Effect of Feedstock Variability, Feedstock Blends, and Pretreatment Conditions on Sugar Yield and Production Costs

Yudong Li, Ling Tao, Nick Nagle, Melvin Tucker, Xiaowen Chen, Erik Kuhn

Research output: Contribution to journalArticlepeer-review

5 Scopus Citations

Abstract

Mass production of sustainable biofuels replacing fossil fuels will significantly reduce global greenhouse gas emissions. However, biomass feedstock variability, availability, and affordability pose significant risks for the sustainable production of biofuels in biorefinery plants. To derisk the sustainable production of biofuels, this work investigates the sugar yields and production costs of four different feedstocks as well as their blends, using different pretreatment methods: deacetylation and dilute acid pretreatment (DDA) and deacetylation and mechanical refining pretreatment (DMR). We found that not only feedstock species variability, but also feedstock harvesting techniques have large impacts on both sugar yields and production costs. Single-pass harvested corn stover (SPCS) showed higher sugar yields and lower production costs than multipass harvested corn stover, followed by sorghum and switchgrass. The highest glucose yields of 91% and 95.3%, which corresponds to the lowest sugar production costs of $0.2286/lb. and $0.2490/lb., were observed for SPCS using DDA and DMR, respectively. The difference in sugar yields and production costs due to feedstock variability can be largely mitigated by increasing deacetylation severity, especially in DMR. Higher deacetylation severity resulted in decreased sugar production costs in the case of DMR in contrast to increased costs in the case of DDA. Blending switchgrass and sorghum into corn stover, which can significantly increase the feedstock availability and sustainability, resulted in sugar yields and production costs of roughly the weighted average of those derived from constituent individual feedstocks, respectively. Thus, blending feedstocks of different biomass species is a potential successful strategy for sustainable production of biofuels to replace fossil-derived fuels.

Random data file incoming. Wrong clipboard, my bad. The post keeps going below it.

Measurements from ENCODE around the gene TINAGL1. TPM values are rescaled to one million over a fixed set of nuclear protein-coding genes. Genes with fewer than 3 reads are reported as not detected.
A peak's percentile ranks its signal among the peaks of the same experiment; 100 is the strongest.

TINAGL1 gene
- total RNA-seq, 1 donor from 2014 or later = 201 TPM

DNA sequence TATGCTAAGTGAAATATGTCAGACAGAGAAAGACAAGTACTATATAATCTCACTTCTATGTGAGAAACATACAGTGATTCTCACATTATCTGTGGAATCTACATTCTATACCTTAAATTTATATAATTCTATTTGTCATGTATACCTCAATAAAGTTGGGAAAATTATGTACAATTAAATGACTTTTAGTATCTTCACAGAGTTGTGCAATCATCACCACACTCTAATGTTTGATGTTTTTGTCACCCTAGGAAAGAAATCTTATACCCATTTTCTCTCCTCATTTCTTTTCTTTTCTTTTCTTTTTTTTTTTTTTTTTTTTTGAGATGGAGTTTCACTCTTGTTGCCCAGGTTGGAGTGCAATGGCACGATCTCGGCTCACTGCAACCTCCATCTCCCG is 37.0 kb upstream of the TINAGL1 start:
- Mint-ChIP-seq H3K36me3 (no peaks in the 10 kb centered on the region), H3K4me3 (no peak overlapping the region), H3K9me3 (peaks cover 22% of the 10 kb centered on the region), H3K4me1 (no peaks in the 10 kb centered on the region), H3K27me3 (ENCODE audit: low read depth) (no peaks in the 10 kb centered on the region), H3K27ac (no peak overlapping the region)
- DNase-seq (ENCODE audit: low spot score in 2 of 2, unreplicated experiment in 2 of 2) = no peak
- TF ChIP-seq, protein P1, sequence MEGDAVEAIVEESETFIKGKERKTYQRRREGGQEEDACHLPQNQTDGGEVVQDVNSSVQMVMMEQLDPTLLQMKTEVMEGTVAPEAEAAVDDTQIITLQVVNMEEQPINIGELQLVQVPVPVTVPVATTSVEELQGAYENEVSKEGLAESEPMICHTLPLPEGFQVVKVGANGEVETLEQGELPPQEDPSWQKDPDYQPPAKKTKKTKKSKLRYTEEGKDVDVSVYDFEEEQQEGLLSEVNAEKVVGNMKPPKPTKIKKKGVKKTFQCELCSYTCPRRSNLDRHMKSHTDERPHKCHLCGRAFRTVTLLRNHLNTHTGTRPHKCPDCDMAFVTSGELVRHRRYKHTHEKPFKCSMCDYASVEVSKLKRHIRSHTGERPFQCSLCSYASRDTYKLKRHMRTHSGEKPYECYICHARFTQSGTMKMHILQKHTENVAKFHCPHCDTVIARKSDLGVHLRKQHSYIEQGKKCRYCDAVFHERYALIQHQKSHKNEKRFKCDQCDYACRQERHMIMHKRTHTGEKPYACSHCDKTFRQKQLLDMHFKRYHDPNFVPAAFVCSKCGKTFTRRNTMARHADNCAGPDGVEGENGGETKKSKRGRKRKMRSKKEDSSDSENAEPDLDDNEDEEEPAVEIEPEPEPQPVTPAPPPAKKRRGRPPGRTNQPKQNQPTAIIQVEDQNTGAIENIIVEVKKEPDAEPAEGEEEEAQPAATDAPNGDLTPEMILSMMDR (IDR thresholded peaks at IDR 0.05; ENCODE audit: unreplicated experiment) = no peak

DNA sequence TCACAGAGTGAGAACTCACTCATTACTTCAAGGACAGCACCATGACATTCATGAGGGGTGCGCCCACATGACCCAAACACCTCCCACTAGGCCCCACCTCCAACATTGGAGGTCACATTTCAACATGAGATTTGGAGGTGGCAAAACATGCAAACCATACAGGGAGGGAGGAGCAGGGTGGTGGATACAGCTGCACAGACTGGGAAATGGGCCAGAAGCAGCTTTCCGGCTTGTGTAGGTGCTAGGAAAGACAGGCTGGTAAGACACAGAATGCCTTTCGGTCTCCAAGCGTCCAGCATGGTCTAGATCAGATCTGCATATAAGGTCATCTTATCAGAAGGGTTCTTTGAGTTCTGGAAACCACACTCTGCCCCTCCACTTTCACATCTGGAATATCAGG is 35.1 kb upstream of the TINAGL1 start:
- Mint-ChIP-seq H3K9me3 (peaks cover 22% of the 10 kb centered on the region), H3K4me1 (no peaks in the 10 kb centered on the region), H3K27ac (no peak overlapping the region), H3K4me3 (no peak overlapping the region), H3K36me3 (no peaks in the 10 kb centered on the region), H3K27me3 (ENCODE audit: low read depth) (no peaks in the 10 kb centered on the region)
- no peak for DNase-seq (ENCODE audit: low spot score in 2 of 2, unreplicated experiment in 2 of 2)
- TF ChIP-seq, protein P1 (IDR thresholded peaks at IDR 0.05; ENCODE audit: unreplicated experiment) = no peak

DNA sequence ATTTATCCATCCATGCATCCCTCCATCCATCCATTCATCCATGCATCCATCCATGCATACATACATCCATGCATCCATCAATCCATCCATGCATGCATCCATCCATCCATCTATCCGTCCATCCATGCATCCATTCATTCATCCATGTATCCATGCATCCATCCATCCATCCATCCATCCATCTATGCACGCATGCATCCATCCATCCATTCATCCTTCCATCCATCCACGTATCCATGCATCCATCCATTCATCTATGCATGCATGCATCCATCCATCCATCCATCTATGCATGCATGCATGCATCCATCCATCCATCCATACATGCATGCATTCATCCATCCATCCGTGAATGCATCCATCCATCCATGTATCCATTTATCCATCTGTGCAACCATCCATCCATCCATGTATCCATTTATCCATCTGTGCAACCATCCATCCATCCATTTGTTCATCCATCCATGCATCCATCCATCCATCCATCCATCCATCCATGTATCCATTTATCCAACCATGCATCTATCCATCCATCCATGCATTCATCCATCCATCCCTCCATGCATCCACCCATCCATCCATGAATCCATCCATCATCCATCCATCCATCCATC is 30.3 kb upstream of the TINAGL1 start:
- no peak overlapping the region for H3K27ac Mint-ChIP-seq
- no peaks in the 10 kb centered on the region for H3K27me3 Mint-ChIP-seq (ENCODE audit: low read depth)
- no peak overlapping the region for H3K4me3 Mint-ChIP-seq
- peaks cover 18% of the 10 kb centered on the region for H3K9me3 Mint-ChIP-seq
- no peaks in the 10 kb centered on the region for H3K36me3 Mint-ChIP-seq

Original languageAmerican English
Article number792216
Number of pages12
JournalFrontiers in Energy Research
Volume9
DOIs
StatePublished - 2022

Bibliographical note

Publisher Copyright:
Copyright © 2022 Li, Tao, Nagle, Tucker, Chen and Kuhn.

NREL Publication Number

  • NREL/JA-5100-80750

Keywords

  • alkaline pretreatment
  • biomass pretreatment
  • biomass to biofuel conversion
  • dilute acid pretreatment
  • feedstock blend
  • mechanical refining
  • technoeconomic analysis

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